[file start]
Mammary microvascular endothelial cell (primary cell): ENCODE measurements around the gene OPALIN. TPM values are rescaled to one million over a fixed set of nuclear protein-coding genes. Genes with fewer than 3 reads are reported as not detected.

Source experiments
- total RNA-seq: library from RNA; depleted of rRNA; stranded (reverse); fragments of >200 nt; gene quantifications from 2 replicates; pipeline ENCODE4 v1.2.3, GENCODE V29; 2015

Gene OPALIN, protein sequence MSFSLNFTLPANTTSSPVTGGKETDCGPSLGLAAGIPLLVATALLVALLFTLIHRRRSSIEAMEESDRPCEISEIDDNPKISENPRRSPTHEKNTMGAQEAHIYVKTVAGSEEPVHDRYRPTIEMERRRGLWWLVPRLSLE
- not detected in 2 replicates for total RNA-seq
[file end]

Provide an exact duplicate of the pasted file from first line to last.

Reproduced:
Mammary microvascular endothelial cell (primary cell): ENCODE measurements around the gene OPALIN. TPM values are rescaled to one million over a fixed set of nuclear protein-coding genes. Genes with fewer than 3 reads are reported as not detected.

Source experiments
- total RNA-seq: library from RNA; depleted of rRNA; stranded (reverse); fragments of >200 nt; gene quantifications from 2 replicates; pipeline ENCODE4 v1.2.3, GENCODE V29; 2015

Gene OPALIN, protein sequence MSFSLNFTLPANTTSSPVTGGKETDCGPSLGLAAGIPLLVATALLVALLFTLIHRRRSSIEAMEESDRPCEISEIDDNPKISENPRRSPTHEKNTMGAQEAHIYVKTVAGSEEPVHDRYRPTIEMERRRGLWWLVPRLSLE
- not detected in 2 replicates for total RNA-seq